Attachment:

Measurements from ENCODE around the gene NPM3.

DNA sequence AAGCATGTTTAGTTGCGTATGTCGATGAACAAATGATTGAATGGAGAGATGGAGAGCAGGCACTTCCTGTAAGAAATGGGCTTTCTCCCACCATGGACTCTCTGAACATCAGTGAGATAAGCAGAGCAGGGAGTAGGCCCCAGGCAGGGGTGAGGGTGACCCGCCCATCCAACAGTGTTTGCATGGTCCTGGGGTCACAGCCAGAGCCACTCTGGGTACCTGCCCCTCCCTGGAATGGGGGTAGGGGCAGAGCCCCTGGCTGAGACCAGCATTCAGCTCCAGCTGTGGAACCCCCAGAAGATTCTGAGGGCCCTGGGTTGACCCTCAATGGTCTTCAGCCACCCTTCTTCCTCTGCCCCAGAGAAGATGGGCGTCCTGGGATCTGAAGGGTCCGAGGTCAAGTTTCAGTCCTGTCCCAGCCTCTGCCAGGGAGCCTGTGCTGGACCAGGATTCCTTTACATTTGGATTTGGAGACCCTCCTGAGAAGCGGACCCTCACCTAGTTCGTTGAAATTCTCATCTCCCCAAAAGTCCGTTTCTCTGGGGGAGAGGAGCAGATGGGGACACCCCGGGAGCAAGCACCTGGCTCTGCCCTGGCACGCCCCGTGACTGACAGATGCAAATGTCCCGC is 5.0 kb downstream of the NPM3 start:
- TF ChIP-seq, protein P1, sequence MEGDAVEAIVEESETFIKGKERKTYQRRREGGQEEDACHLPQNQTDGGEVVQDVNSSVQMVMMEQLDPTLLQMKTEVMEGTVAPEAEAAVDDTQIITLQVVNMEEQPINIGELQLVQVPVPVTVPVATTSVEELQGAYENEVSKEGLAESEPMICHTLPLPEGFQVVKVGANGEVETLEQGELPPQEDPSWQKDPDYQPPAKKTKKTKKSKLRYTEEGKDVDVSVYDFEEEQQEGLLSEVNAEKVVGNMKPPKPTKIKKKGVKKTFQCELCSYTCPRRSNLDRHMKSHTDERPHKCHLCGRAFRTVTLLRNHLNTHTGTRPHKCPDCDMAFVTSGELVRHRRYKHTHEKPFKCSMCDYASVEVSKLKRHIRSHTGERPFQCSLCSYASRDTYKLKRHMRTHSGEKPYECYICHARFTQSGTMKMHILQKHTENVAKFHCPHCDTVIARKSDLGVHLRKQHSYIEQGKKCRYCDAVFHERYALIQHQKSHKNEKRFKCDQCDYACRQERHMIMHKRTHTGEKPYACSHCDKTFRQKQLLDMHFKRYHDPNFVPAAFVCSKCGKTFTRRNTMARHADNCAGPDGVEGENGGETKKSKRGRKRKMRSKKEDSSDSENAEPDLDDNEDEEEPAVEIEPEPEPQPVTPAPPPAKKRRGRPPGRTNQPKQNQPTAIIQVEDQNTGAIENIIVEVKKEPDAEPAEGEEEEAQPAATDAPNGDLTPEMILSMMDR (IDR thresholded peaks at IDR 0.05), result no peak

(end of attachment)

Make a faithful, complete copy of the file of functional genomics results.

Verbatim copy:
Measurements from ENCODE around the gene NPM3.

DNA sequence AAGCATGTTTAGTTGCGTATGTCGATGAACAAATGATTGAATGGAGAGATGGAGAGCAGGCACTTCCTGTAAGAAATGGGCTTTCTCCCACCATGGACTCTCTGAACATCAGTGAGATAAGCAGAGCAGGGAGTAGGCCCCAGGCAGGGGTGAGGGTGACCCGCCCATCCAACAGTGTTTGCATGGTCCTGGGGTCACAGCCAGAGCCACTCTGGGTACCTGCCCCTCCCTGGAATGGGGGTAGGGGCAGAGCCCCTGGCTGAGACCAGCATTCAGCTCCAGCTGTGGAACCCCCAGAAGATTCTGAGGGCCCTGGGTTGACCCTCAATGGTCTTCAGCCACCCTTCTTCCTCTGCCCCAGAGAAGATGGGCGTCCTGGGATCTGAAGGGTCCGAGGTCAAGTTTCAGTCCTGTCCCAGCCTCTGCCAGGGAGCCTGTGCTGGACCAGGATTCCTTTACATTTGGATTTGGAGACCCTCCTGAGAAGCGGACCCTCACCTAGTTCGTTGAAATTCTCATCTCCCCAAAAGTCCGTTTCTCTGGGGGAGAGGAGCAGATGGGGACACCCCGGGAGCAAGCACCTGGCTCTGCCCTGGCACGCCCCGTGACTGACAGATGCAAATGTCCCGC is 5.0 kb downstream of the NPM3 start:
- TF ChIP-seq, protein P1, sequence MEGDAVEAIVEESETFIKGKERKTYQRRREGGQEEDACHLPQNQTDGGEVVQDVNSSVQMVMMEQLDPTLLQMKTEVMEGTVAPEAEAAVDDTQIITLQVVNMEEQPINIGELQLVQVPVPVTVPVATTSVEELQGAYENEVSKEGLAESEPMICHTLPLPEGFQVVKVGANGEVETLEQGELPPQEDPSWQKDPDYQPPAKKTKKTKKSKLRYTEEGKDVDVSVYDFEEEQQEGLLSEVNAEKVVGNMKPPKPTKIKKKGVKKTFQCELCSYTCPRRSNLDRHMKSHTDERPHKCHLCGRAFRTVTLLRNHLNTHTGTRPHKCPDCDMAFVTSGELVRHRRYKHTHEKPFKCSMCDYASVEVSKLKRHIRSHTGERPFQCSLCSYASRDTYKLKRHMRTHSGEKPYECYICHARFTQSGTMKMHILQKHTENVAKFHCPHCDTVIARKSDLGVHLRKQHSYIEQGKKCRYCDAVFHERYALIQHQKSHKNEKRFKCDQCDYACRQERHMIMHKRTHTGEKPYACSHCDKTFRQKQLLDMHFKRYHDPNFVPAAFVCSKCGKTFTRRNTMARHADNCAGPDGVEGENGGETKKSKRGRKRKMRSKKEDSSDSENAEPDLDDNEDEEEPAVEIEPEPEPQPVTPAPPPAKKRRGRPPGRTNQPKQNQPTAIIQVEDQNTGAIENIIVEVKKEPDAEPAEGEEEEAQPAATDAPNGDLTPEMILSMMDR (IDR thresholded peaks at IDR 0.05), result no peak